05 October 2011

BIFHSGO October Meeting: The Watsons of Weardale

The next BIFHSGO monthly meeting feature presentation, this Saturday October 8, 2011 in the Library and Archives Canada Auditorium is:

The Watsons of Weardale
by Brian Watson

The Watsons were, like their neighbours, poor yeomen who eked out a
living in the Wear Valley west of the city of Durham in northeast England.
They supplemented their farming income through lead-mining. The lead mines and most of the land were owned by the powerful Lord Bishop of Durham. However, in 1689 George Watson acquired a freehold property from the bishop. Weardale was one of the earliest centres of Methodism in England and the Watsons often hosted John Wesley, the founder of Methodism and built one of the first Methodist chapels. In 2010, Brian Watson visited Weardale and found that the ancestral house was still occupied. Using 18th and 19th century documents, as well as historical fiction of the era, Brian will describe the life led by his ancestors and the reasons for mass emigration from Weardale to the New World at the beginning of the 19th century. Brian’s branch arrived in what is now Oakville, Ontario around 1833.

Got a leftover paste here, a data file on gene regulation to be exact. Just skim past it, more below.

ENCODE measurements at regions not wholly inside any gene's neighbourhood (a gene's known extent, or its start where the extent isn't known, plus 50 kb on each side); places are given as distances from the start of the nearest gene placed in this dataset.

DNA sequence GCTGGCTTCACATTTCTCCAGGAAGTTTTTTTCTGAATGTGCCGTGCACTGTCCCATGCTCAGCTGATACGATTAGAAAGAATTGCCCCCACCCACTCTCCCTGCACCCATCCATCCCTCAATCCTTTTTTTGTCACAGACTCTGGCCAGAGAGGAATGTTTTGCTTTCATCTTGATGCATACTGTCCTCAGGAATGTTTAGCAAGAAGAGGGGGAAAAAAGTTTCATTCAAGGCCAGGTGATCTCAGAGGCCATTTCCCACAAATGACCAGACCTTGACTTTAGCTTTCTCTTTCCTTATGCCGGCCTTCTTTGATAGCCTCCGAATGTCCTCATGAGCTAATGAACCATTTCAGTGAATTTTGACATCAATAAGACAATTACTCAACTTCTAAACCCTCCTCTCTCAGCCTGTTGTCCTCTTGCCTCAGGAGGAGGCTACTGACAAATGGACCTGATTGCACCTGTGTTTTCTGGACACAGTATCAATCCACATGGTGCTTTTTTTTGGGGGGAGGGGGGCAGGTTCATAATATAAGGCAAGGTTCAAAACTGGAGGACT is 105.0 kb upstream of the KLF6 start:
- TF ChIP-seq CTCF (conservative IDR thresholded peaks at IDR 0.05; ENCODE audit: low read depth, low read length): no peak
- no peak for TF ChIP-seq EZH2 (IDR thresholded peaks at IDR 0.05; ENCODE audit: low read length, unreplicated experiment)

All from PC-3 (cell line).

Brian Watson grew up in Toronto and obtained a B.A. in history from the
University of Toronto and an M.A. in international relations from the
University of Sussex. He joined the Canadian foreign service in 1967 and
served in Ottawa and in Peru, Cameroon, Australia, the USA and New
Zealand. Since retirement, he has worked as volunteer interpreter at the
Museum of Civilization and the War Museum and for Oxfam Canada. He
has served as the Co-Chair of the annual BIFHSGO conference for the last
two years. In June, he participated in Great Moments with a talk about
Nicholas Watson, the founder of the family’s American branch.

The main meeting starts at 10am, but come at 9am to hear Elizabeth Kipp speak on the Guild of One Name Studies. Elizabeth writes on her English Research from Canada blog that she will "give a good overview of the Guild and the value to you of membership in the Guild and the opportunity to showcase your one name study if you have undertaken one. They tend to grow whilst you are busy collecting and particularly with rare names you have a sizeable one name study and become somewhat the expert on that surname."

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